Practicing business etiquette in the workplace, will help you manage sticky situations in a more civil and productive manner.
1. You realize that your actions or words, hurt, disappointed, or inconvenienced someone in the workplace.
Business Etiquette Solution: Apologize. For some people, apologizing, is unthinkable! Why? Because it makes them feel vulnerable, lose their power-position, or because they’re never wrong. A genuine apology doesn’t require a lot of words, only sincerity, eye contact, and stating what you are apologizing for. A face-to-face apology is most effective.
What do you do if they do not immediately accept your apology?
Business Etiquette Solution: Accept the fact that they need more time. After a few days, consider sending another simple and sincere apology via a hand-written note, email, or text. Respectfully acknowledge their need for more time. “I’ll be here whenever you’re ready to talk about this.”
2. Upon meeting you, someone abbreviates your name, assigns you a nickname, or uses an incorrect pronoun.
Business Etiquette Solution: Politely and calmly state your preference. Most people will apologize and follow your lead. My personal practice is, if I’ll be seeing them again, I’ll repeat my preference, if not, I let it go. When people abbreviate a name, usually, it’s their way of developing familiarity, not to insult you.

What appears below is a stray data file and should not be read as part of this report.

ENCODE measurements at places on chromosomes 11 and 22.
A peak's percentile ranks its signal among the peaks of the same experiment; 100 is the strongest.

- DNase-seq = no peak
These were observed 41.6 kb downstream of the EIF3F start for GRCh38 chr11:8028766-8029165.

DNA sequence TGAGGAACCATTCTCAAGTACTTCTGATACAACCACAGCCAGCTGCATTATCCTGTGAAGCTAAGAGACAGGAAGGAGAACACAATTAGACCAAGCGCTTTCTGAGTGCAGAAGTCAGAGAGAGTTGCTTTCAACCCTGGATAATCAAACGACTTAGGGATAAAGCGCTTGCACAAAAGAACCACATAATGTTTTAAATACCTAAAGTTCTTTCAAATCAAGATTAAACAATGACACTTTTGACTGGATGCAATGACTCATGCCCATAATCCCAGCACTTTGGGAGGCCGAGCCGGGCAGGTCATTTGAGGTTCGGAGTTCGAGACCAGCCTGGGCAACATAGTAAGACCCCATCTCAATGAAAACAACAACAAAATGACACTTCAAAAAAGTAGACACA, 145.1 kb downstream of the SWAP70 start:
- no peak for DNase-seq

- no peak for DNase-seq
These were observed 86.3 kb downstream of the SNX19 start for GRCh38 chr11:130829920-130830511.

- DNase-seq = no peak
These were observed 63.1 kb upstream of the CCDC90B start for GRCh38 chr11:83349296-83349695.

3. A coworker or client asks you a personal question.
Business Etiquette Solution: You are not required to provide an answer. Also, it is not necessary to let out a horrified huff, or a look of outrage. That would surely peak their interest. In a matter-of-fact tone, reply, “I prefer not to discuss that.” Change the subject or excuse yourself.
Moreover, what is considered “personal” varies from individual to individual. If asked the same question, they may freely and openly provide a response without blinking an eye. Which is why I suggest maintaining your composure.
Nationally recognized etiquette expert with over twenty years of providing trainings, and serving as a source for media.
Trainings are available for: corporations, sales teams, on-boarding, to support code-of-conduct policies to set a standard for employees, universities/college groups, school staff, customer service staff, dining etiquette programs for youth through adult, and actors preparing for audition/roles.
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Note: Tips and advice are provided as options to consider, not immovable one-size-fits-all solutions. There are always many things to consider when handling situations, whether in the workplace or in your personal life.